Hospital Risk Management

Foundational Principles and Best Practices for Hospital Risk Management

By , VP Risk Management March 12, 2019 Clinical & Quality, Operational Improvement

When an effective hospital risk management program is in place, the most critical element—maintaining a culture focused on patient safety—is intangible. Safety culture is a shared belief among the entire hospital staff that safety is important, and a shared responsibility.

By definition, safety culture is part of organizational culture and is upheld by staff at all levels and in every department. Risk management is not just a clinical concern. Everyone contributes. Maintenance workers identify and remove trip hazards in and around the facility. Housekeeping plays a vital role in infection control. Food service monitors food safety as well as patients’ individual dietary restrictions. Registration, Health Information Management and IT staff all ensure that patients are identified and logged into systems correctly so they receive the appropriate treatment. Administration provides access to ongoing training and promotes an open-door policy that encourages employees to report risks and incidents.

Across all areas of responsibility, communication is key. A hospital cannot address problems that aren’t brought to light. Supporting individuals who report and those who are involved in an event is also important during the course of investigating what happened and determining how to prevent a recurrence. Where accountability comes into play, human resources should be involved in investigations along with the hospital’s risk manager and other stakeholders.

Maintaining open lines of communication and a non-punitive environment for reporting incidents are cornerstones of an effective risk management program. Additionally, here are four best practices for hospital risk management.

  • Conduct risk management facility rounds on a regular basis. This ensures, through direct and frequent communications, that staff members are familiar with the risk manager and the means to report concerns or problems. At the same time, management can solicit input from staff more directly involved with hospital operations and patient care, while seeing firsthand how units are functioning.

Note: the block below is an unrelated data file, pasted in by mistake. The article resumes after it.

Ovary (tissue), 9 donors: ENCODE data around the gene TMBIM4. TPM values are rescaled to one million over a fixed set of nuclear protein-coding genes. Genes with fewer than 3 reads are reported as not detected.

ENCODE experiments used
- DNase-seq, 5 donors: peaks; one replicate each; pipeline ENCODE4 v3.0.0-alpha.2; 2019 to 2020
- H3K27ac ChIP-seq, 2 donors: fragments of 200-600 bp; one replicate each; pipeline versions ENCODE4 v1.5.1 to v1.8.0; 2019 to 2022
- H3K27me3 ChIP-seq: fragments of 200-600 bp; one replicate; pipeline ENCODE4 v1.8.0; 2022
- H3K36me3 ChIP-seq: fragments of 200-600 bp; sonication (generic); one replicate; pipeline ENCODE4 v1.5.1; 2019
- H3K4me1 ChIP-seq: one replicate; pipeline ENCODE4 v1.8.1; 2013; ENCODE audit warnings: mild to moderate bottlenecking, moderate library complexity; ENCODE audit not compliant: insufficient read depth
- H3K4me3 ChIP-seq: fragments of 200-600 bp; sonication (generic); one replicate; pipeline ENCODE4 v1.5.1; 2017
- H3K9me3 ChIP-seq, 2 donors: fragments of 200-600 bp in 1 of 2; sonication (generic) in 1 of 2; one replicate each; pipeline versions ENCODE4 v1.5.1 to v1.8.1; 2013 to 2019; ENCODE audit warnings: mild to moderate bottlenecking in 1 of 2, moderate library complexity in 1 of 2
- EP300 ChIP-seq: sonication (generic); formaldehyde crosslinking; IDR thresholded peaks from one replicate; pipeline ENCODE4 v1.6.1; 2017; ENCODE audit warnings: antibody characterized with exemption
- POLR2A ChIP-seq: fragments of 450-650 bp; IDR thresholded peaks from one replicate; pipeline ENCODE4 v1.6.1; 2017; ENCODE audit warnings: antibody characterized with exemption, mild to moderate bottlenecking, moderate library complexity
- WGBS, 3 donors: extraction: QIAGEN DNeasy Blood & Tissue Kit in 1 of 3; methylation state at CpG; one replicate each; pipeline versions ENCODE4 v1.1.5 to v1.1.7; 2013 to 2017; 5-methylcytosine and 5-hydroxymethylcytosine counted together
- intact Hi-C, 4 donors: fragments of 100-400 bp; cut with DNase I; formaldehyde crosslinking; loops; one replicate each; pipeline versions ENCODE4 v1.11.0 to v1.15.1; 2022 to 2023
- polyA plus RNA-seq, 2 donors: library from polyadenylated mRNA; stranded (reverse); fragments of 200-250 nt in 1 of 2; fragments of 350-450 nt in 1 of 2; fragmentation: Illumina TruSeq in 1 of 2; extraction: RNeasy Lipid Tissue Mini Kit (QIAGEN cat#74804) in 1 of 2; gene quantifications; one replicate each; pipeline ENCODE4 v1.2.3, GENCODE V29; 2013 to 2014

• Ensure staff members are competent in their assigned jobs.Ask staff and managers on a regular basis if they have the tools and support needed to do their job safely and effectively.
  • Make sure there are policies in place to document and assess incidents and near misses. Complete an incident report and procedurally drill down to the root of the issue, determine next steps or action plans, and find ways to measure the outcomes for effectiveness.
  • As part of safety culture, celebrate successes.Regular rounds bring wins to the risk manager’s attention so, for example, housekeeping can be acknowledged for how clean the units are even if room turnaround time has increased slightly as a result. Also celebrate “good catches” to cement the culture of reporting.

Although patient safety and medical liability are paramount, hospital risk management in today’s healthcare climate encompasses much more, from data security and regulatory compliance to environmental hazards, facility safeguards and behavior in the workplace. Only by creating a facility-wide culture of safety can hospitals proactively identify and address risks that arise in these and other areas. Especially in small and rural hospitals, where risk managers generally wear several hats, buy-in at every level and in every department is critical.

CHC collaborates to meet the unique risk management and insurance needs of each hospital we work with. Learn more about CHC’s Risk Management & Insurance Services.

By , VP Risk Management March 12, 2019 Clinical & Quality, Operational Improvement

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